Detractors of capitalism often blame the market for government. I mean, it couldn’t be any more obvious here. The government (FDA) “approved” a product (cigarettes), which is now sold in a highly regulated market. It must be capitalism’s fault. You know, how leftists claim that “deregulation” has been a problem, and then go blame capitalism for regulations.
It really doesn’t make any sense how they’ve reached this conclusion. Somehow, deregulation equals regulation. More FDA should fix that. (more…)
Today’s lesson in economics: Everything has costs and costs affect prices!
Noble intentions always begin somewhere in the political sphere. At face value, they sound great. Who wouldn’t support feeding the homeless? Every noble endeavor, however, does not come cost-free and we must consider those costs to fully understand the issue. (more…)
NARRATIVE: Redistributive measures, such as social welfare spending, are necessary adjustments to “fix” wealth inequality.
REALITY: Politicians and pundits often advocate for policies to “fix” a supposed ill. More often than not, these policies are supported without consideration for the unseen, unintended effects. (more…)
Economics becomes convoluted once injected with political conviction. Emotional rhetoric quickly replaces logic and empirics. Catch phrases manifest and misconstrue reality to accomplish an agenda. If we think beyond stage one, many of these purported economic ills quickly dissipate. (more…)
Bernie Sanders has committed a fixed pie fallacy. It is the belief that an economy is static and doesn’t change or grow. While he is correct about manufacturing employment, he ultimately uses this political claim to form his platform about the economy. However, we can render it meaningless by looking at the economy as a whole and as it has changed and grown. (more…)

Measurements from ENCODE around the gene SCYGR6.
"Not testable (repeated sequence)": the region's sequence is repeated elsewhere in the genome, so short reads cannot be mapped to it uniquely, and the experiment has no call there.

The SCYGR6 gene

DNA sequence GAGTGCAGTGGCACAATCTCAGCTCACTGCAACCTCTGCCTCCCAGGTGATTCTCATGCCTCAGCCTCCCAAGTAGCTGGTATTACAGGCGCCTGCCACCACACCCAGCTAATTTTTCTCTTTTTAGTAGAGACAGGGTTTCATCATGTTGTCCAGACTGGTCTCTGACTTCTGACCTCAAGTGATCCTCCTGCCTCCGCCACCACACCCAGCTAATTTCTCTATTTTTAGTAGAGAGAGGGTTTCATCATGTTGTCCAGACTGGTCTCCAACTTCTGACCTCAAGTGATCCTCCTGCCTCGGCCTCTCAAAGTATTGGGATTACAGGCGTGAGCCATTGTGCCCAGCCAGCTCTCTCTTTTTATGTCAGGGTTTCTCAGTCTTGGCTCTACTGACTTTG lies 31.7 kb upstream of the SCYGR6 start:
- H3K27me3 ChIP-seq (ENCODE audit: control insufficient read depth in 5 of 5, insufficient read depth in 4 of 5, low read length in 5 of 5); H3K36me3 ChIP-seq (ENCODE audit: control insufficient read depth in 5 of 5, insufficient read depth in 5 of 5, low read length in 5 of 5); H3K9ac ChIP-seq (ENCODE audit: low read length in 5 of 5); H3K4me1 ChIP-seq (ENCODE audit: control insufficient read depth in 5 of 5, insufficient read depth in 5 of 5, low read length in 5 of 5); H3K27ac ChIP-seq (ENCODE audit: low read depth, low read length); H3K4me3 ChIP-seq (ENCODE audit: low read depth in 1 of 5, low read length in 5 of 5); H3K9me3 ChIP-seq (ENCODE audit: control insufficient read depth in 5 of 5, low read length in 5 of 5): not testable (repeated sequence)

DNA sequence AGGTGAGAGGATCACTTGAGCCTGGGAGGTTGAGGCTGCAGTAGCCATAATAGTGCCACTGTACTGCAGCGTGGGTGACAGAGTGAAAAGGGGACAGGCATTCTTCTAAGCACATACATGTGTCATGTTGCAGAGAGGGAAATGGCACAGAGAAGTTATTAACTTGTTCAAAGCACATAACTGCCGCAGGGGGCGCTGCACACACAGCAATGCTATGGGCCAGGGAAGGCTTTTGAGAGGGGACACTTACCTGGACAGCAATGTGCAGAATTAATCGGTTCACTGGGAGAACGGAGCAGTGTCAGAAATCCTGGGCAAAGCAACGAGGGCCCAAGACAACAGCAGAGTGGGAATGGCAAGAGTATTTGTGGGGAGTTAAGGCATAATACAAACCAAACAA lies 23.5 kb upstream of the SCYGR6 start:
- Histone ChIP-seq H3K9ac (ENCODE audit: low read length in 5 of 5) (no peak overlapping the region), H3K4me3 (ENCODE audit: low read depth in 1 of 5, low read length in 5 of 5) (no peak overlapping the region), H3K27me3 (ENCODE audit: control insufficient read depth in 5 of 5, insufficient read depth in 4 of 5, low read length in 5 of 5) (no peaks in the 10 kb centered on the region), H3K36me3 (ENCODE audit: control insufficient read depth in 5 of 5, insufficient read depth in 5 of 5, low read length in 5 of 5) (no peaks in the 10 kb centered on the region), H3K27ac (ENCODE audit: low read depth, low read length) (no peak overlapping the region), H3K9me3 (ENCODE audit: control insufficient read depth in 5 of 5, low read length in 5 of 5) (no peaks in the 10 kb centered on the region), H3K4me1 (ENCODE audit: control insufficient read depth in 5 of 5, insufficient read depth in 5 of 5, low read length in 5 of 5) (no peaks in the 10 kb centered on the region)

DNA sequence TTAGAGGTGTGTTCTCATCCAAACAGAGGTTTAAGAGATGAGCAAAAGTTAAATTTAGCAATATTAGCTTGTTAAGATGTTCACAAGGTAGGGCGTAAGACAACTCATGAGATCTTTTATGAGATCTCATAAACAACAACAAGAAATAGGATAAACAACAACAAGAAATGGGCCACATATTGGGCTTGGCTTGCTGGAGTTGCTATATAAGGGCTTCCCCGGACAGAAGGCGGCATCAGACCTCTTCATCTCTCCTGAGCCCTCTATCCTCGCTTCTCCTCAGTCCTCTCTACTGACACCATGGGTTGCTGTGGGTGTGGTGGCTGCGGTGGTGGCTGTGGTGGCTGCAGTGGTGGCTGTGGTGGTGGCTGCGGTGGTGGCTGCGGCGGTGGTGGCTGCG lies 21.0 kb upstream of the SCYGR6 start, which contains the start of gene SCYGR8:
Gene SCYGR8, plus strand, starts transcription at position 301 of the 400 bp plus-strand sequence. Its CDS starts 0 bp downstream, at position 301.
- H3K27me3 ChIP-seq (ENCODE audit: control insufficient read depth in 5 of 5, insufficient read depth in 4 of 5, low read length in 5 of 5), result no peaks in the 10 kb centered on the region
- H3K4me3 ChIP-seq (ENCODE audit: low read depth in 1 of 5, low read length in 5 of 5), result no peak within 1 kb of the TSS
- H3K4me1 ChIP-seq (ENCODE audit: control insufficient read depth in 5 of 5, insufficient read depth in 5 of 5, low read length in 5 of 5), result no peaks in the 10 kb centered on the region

When a policy related to economics is up for debate, I almost always see people discussing the direct consequences of said policy. It’ll go back and forth that doing X or Y will cause A or B, and which one is more desirable. Rarely is it asked whether X or Y may have consequences elsewhere in society that are not immediately obvious at first glance.
As an economics junkie, I find Bernie Sanders both entertaining and frustrating. He has been the center of two of my articles, both of which rustled the Sanders Circle. A good friend brought it to my attention that Sanders was doing a Reddit AMA to promote his presidential candidacy. Needless to say, I felt the need to address a few of his answers. The socialist has struck again! (more…)
In discussions about politics and economics, we see a lot of one stage thinking. Virtuous arguments are made without considering factors below the surface or beyond stage one. If we consider these factors, we can fully articulate the issue at hand and make an informed opinion.
Google “college degree compensation” and most of the results will tell you that college degree holders unquestionably earn more than high school. Although true, there are other factors that may change your opinion on the value of a college degree. (more…)
Firebrand progressive Elizabeth Warren has created such a storm that even democrats are concerned with how her far-left rhetoric could be politically damaging. From income inequality to minimum wage, Warren’s flare for “middle class economics” (whatever that is) makes her appealing to the socialist left. She hypocritically blasts the rising cost of tuition and “predatory” student loaning practices. Her supporters view her as a demigod incapable of mistruths. (more…)
Household income trends are often cited as reason for “solutions” to income inequality. As a raw statistic, HHI is very misleading because it fails to account for individual behavior in any given economy. Let’s do a thought experiment to explain why, and then look at a more accurate measure of income distribution. (more…)